Why is the UK government spending billions on anticoagulants?

Question- why is the UK government spending billions on anticoagulants?

The following content is created ONLY for consideration to stimulate conversation. The numbers below will be off some, and there may be other explanations.

It seems that NHS England are seeking to award a massive new contract for oral anticoagulanti1 treatment, and it’s worth billions over the next few years. Question what is the typical spend in this area, as the figure may be large but relatively normal.

UK NICE document entitled, costing-statement-pdf-428535325.pdfii [1]which can be downloaded online, is used as a guide, below excerpts.

1-Oral anticoagulant numbers. 

Table 1: Incidence of deep vein thrombosis and pulmonary embolism

 Study populations Extrapolated populations
Age range (years) Eventsa  Populationa  Incidencea Population in EnglandbAnnual incidence



90 and over1,579221,0780.7142%  
Total incidence 57,640
a  Martinez C, Cohen AT, Bamber L et al. (2014). Epidemiology of first and recurrent venous thromboembolism: A population-based cohort study in patients without active cancer. Thromb Haemost 14 AD; 112. b

GP registered population 2012: Public Health England – patients registered with GP Practices, by age and sex.

*This figure was derived by using an average of the incidence figures for people aged 80-89 and people aged 90 and over.






1 https://www.contractsfinder.service.gov.uk/Notice/bbec3a9a-168a-46c5-a71d-990c2a8a8212 2-Breakdown of treatment costs

Appendix 1 Estimated cost impact of providing apixaban per person for the different treatment periods compared with dabigatran etexilate and rivaroxaban

  Length of treatment




12 monthsa Secondary prevention – lifelong treatmentb Per year
Proportion of people having each length of treatment
Treatment Regimen Estimated drug cost per person (£)e
ApixabanDosage: 10 mg twice a day for 7 days,

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twice a day for at least 3

months. After

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2.5 mg twice a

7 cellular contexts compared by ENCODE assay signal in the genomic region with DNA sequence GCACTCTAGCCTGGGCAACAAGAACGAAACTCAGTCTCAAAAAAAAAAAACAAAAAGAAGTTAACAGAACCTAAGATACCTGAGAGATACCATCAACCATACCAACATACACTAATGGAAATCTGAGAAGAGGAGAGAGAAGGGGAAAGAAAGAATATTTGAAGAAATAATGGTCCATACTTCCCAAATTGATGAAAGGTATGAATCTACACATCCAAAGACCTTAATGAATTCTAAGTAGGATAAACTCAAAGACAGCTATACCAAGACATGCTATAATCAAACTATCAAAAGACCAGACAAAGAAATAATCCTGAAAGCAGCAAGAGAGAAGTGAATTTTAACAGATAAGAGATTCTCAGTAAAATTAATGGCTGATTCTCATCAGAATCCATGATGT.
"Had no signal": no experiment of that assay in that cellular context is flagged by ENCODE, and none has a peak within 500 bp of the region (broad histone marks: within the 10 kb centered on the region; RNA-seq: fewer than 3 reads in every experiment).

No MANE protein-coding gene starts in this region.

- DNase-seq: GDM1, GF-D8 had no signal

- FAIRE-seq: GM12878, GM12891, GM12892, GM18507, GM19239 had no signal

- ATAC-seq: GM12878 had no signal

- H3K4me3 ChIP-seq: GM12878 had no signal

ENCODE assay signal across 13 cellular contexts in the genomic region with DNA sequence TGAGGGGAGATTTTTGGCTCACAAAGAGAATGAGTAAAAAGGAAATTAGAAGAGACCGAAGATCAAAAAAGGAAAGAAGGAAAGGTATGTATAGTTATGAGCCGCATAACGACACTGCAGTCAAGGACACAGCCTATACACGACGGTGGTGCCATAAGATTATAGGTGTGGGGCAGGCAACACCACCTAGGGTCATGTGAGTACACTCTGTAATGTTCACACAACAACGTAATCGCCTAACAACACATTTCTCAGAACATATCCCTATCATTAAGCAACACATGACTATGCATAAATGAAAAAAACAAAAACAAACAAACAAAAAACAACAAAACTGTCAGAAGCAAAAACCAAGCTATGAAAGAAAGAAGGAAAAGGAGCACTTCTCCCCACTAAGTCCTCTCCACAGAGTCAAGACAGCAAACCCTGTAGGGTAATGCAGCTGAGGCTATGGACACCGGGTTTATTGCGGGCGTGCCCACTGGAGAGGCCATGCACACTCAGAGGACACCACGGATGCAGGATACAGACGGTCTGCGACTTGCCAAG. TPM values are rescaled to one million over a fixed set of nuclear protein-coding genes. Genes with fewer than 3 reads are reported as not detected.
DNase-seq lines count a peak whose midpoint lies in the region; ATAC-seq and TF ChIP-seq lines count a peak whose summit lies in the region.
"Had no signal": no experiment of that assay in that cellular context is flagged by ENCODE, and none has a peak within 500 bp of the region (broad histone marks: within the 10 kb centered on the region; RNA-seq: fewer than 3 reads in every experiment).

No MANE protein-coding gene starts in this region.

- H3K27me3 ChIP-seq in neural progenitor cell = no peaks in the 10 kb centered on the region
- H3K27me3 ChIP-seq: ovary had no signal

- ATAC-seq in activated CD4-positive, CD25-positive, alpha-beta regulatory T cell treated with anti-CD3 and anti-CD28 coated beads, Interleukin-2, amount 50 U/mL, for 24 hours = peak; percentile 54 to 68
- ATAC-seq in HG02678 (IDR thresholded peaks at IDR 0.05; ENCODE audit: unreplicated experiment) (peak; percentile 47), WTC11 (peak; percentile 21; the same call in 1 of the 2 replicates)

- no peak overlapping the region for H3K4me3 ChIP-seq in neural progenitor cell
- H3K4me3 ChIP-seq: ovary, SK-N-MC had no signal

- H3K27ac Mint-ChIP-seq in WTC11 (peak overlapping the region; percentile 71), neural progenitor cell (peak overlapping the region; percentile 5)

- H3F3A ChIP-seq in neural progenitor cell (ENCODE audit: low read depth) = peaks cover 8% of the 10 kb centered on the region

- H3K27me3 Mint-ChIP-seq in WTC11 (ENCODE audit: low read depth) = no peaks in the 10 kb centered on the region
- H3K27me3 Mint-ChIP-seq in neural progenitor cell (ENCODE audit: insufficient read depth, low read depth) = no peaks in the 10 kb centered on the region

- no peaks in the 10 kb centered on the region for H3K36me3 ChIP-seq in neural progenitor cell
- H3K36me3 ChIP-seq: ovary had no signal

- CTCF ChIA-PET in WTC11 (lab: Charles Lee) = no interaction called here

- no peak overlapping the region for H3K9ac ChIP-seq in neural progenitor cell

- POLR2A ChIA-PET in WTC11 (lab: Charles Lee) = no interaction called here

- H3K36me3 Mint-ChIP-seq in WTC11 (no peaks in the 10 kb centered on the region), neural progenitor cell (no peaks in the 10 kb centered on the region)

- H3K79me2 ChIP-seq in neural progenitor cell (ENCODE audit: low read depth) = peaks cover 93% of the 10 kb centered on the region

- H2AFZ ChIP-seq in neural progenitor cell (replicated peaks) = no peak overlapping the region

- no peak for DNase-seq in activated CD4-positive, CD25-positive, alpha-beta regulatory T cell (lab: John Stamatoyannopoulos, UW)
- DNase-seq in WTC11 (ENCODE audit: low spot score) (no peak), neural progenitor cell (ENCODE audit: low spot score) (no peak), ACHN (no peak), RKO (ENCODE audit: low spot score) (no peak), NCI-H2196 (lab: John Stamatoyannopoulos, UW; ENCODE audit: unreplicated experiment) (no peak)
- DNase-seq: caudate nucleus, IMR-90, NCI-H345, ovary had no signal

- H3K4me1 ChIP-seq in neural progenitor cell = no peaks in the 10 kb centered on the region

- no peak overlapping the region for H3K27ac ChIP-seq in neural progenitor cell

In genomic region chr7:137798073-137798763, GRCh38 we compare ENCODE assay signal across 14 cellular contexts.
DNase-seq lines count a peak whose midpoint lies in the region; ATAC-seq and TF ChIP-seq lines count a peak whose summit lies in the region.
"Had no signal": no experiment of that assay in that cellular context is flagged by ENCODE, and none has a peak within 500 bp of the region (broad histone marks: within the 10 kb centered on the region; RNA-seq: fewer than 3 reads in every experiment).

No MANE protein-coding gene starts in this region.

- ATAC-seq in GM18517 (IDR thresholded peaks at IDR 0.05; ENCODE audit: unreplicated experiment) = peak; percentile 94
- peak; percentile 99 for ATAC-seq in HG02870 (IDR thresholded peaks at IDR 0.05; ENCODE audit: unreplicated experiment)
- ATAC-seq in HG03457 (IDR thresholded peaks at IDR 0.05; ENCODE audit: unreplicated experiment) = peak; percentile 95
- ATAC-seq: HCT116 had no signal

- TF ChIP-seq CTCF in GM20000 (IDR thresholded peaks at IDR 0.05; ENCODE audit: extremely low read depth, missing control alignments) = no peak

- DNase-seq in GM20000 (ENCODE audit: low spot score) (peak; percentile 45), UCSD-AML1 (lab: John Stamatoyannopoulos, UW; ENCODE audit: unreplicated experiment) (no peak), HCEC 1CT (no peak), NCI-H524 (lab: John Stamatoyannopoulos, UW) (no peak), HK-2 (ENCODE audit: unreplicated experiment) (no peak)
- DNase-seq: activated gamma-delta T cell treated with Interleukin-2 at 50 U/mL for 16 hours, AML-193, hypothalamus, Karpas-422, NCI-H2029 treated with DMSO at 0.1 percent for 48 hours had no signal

Dabigatran etexilate (without



300 mg

(150 mg twice daily).

Age 80+ and people having verapamil dosage is 220 mg

(110 mg twice daily).



Dabigatran etexilate (with

9 days of


RivaroxabanDosage:  30 mg per day (15 mg twice daily) for

21 days, 20 mg per day for the remainder of treatment.




3-Number of patients (from the 2015 document) 

For the remaining population without cancer needing treatment  

after 5 years (102,000), it is estimated that 52% of people with venous

thromboembolism will have newer oral anticoagulants and 48% will have warfarin (costing statement for dabigatran etexilate for the treatment and secondary prevention of deep vein thrombosis and/or pulmonary embolism).

2.8  This equates to an estimated 53,040 people in the eligible population having newer oral anticoagulants and 48,960 having warfarin. The uptake of the newer oral anticoagulants is likely to vary depending on patient choice.

4- Approximate numbers

The new contract award runs for around 3.4 years, so for 53000 patients at around £800 pp

53000x800x3.4 = £144,160,000

The new contract award is said to be


Approximately 21 times the previous figure (£3,027,360,000)?

It’s possible that the 53000 figure is now invalid being 6 years old paper, or maybe the ‘Tory’ government are set to increase the number of recipients moving away from the lower drug cost for warfarin (reducing clinics and saving money that way)  

Given blood clotting may be an underreported covid vaccine side effect, ponder the following example.

Approximate UK population over age of 14

51,000,000 at a estimate of 60 ٪ jabbed (unsure of the real uptake)

60% of 51 million = 30,600,000 (some of whom may be part of the 53000, ignored in this back of cigarette packet calculation)

Multiply the previous 53000 patient figure by 21 to try to match approximate increase in the new tender award sum, you have 1,113,840 patients.

That represents 3.6 ٪of the 30,600,000 estimated jabbed figure above. 

Is there an expectation of 3% or more side effects from covid jabs requiring long term oral anticoagulant treatment?

If so that appears to be orders of magnitude worse than the disease that’s being allegedly treated!

Perhaps there’s other reasons behind this, however it’s worth questioning the numbers. 







[1] https://www.nice.org.uk/guidance/ta341/resources/costingstatementpdf428535325


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